“A journey of a thousand miles begins with a single step.”
Decisions that are not implemented do not create value. Decisions that are not fully accepted cannot be implemented well. One of the most significant benefits of the Total Quality Management (TQM) philosophy is that it secures the proper implementation of decisions because it ensures participation in decision making. This is as valid for communities as it is for organizations.
Decisions concerning society were once made collectively by those who had the right to vote. Such “participatory” democracy later evolved into “representative” democracy as both the number of participants and the variety and complexity of issues increased. As a result, barring some exceptional circumstances, such as Switzerland, representative democracy came to dominate.
As we begin the 21st century though, this trend is being challenged. Increases in the number of educated people and the advances in communication technologies led to masses of informed citizens who are eager to be involved in public decion making processes. They are not satisfied with a limited role of having the right to choose representatives every four to five years. One important cause of dissatisfaction is caued by the cases where the interests of the representatives and those whom they represent do not quite match resulting in, what the economists call, the ‘agency problem’. Participatory democracy in a new form gains currency: International organizations and NGOs play a part in public policy making alongside elected representatives.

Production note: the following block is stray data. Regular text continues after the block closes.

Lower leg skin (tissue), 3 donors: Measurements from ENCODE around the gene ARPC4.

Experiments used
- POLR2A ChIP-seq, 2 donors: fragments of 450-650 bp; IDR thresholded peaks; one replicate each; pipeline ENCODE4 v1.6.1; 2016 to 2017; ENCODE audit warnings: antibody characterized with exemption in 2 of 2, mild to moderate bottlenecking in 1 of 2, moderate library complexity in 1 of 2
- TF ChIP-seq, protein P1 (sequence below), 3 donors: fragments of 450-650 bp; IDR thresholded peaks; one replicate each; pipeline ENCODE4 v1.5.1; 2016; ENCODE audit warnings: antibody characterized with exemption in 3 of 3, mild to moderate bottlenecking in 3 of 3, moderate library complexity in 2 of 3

Success in public policy making would be increasingly difficult if one misses the meaning of this transformation. This is so, because the international community and the NGOs are instrumental in shaping the global standards, in the gathering and dissemination of the information that feeds decision making, and in problem solving. Most importantly they bring participatory democracy to life. They also help establish new markets and innovative implemenrtation mechanisms. We should not forget that the task of the international community and the NGOs is not to replace elected representatives or governmental organizations, but to support and improve their performance through a participatory approach.
TEMA (Turkish foundation for prevention of soil erosion) works on its chosen field with a multitude of state organizations. The largest public organization such as the Turkish Ministry of Education joined the National Quality Movement that is initiated as a civil initiative by KalDer, (Turkish Quality Association). These examples show that the advantages of participatory democracy are being recognized in our country as well.
Turkey’s claim to be one of the leading forces in the world can become a reality only if our society as a whole accepts and operationalizes the principles of participatory democracy.
As citizens, we should be actively involved in NGOs. NGOs, in turn, should be active in contributing to global organizations of civil society. Finally, the public sector should accept the NGO community not as rivals, but as an enriching resource that needs to be engaged in public policy formulation and implementation.
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